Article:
10 Storage Ideas for Your Camper
These RV storage ideas from a certified organizing pro and full-time RVer will help you maximize camper space, from roof to wheels.
Every product is independently selected by our editors. If you buy something through our links, we may earn an affiliate commission.
That Organized RV Life
While every RV and camper is different, maximizing the space you have is crucial, says professional organizer Donna Smallin Kuper of Unclutter.com. She should know. Seven years ago, Smallin Kuper and her husband traded their 3,500 square-foot home for a 40-foot motor home, and haven’t looked back.
Her No. 1 piece of advice? Think about what items you use the most and prioritize access to them. “You don’t want to be on your hands and knees to pull out a box you need every day,” she says. The “one in, one out” rule also still applies: When something new comes in, something old must go.
Following are Smallin Kuper’s top 10 tips for organizing your RV.
Get Creative with Hanging Shoe Organizers
Over-the-door shoe organizers don’t have to go over the door or hold shoes. You can cut them up into double or single rows and attach them anywhere you have blank space — on walls, or the sides of your furniture — using Velcro, staples, screws or a heavy-duty adhesive tape such as Gorilla Tape. Smallin Kuper says she’s seen fellow RV enthusiasts attach them to the sides of the front entry stairs so there’s a place for shoes when coming in and out of the RV.
A Bin for Everything
Just like at home, storage bins keep things organized. But in an RV especially, bins and boxes maximize every bit of space. Smallin Kuper uses large bins to store patio and outdoor gear in the “basement” (a.k.a. the lower compartment) of her motor home, and she uses smaller bins about the size of a shoebox for toiletries under her sink. Try grouping like items together, such as a first aid box and a dental hygiene box.
Use Vertical Shelf Space
Unlock the extra space between where the things stored on one shelf end and the shelf above it begins. Smallin Kuper uses a two-tier metal-coated rack in her kitchen cabinet, which holds her largest plates on the bottom, smaller plates on the first shelf and bowls on top. (While driving, a bungee cord secures them all.)
She also repurposed her magazine racks to securely stack canned goods vertically, braced against the walls of the rack.
Keep Bedside Items Off the Floor
No bedside table? No problem — your bed can pull double duty. The side and head of the bed are perfect areas for pocket storage. Stick some of the cut-up hanging shoe organizer pockets here, or try a bed skirt with pockets so you can still reach your phone, glasses, a book or bottle of water.
Repurpose the Shower Stall
Since a stall shower is only used for a few minutes a day, let it serve as a storage closet when you’re not scrubbing up. (It’s the ideal size for a small laundry basket.) If you’re using the campground showers instead of the RV shower, the stall can become permanent storage with the help of clear stackable bins, or converted into a closet with small shelving units and tension rods.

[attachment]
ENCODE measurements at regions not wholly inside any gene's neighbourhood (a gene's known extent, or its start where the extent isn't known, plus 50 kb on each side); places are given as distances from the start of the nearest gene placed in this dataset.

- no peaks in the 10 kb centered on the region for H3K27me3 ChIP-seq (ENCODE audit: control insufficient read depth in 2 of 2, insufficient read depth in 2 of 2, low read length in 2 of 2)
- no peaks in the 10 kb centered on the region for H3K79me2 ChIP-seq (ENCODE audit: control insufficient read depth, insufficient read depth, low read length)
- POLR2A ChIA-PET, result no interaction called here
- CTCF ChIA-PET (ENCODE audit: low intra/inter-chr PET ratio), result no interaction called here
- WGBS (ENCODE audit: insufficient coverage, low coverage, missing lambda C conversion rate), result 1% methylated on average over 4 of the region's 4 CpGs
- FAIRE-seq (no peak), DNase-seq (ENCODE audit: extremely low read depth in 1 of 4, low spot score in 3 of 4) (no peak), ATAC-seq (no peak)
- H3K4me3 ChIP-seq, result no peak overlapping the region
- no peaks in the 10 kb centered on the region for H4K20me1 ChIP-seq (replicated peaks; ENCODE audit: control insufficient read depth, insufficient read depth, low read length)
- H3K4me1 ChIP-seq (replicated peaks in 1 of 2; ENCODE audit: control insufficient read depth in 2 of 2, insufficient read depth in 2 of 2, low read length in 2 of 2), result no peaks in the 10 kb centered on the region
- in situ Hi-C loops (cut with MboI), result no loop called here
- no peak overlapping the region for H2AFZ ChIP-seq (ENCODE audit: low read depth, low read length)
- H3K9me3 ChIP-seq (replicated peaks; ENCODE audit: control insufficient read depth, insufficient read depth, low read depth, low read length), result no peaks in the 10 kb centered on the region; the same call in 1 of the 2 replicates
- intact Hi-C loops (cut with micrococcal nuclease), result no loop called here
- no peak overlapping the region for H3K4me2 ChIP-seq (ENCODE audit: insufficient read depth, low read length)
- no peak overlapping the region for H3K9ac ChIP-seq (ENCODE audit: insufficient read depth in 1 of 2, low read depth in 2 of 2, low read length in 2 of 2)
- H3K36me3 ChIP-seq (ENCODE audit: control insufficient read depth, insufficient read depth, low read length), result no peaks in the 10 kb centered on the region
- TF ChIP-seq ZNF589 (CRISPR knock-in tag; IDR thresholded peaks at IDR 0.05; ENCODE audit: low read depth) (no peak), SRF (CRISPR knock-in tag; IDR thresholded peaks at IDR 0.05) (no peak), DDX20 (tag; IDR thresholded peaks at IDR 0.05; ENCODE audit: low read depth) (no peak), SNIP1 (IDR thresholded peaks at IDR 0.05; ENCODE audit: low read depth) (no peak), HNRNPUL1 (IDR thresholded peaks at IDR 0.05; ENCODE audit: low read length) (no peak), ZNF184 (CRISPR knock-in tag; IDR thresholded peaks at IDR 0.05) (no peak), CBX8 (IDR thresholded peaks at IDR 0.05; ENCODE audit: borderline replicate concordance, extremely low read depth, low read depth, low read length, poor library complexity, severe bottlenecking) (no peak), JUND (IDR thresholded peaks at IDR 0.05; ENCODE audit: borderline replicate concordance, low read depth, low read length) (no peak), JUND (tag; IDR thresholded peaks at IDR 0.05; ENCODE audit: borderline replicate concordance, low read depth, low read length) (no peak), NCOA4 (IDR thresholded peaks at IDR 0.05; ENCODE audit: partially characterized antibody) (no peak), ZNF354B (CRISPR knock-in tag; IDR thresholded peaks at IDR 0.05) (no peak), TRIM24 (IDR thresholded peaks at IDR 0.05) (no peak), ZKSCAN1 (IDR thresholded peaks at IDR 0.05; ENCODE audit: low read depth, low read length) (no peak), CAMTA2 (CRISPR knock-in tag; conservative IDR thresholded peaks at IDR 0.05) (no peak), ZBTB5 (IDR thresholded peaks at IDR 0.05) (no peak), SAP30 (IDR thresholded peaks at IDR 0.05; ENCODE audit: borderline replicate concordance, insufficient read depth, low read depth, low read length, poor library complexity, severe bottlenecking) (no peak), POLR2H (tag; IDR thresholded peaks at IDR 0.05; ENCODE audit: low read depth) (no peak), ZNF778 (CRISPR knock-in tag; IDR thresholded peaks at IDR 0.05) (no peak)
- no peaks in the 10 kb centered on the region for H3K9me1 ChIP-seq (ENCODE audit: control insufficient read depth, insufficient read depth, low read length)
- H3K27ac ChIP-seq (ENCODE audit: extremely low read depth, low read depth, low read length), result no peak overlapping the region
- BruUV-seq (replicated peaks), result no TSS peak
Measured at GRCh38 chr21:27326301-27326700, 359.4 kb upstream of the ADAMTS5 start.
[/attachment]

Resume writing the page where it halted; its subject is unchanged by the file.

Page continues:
Decant the Pantry
Getting rid of packaging in all shapes and sizes, and keeping staples in matching containers, frees up space (and can keep things in place, too, if you use the right ones). Smallin Kuper uses two sets of OXO Pop containers to store cereal, grains, beans and pasta. “Once I emptied all these boxes and bags into the canisters I could see, ‘Wow, look at all the space I have,’ ” she says. “Nothing is slipping and sliding when you’re going down the road.”
Trick Out the Closet
Let’s face it: Some motor home closets make a college dorm look downright spacious. Make the most of every square inch with specialized floor-to-ceiling solutions such as tiered hangers, which create a cascade of clothing by holding four or five pairs of pants or skirts on a single hook. (They work great for scarves and belts, too.) Other small closet-helpers: Wall hooks, double-hang rods, shelf dividers and floor racks.
Create a Smart Space for Trash and Recyclables
Recycling centers can be hard to come by living on the road and at campgrounds, but you can still sort recyclables from the garbage without cluttering up your kitchen counter. This collapsible container is small enough to potentially be used inside the RV as well as outside, and it has dividers for bottles, cans and paper. “I love that I can separate recyclables and trash in the house and just empty them separately as needed,” Smallin Kuper says. Her Simple Human trash can was a splurge, but one she says was worth every penny. Simple Human dual trash cans start at $70 and come as short as 15 inches.
Max Out Fridge Space
Space is especially at a premium inside an RV refrigerator, which may not come with drawers and door shelves like a full-size fridge. Smallin Kuper’s motor home fridge lacks drawers, but clear plastic open-top bins help her stock the max amount of produce, meat and dairy. She likes Fridge Binz bins, which function like dispensers and come in shapes for specific items like eggs and soda cans.
Swap Out the Sofa Bed
Have that quintessential RV sofa-by-day, bed-by-night, yet don’t often need that second part? Trade it out for a sofa with under-cushion storage. Smallin Kuper bought a storage sectional from Ikea because the modular furniture company sells individual sections, allowing her to get a sofa small enough to fit the space. Now it holds extra blankets and out-of-season clothes.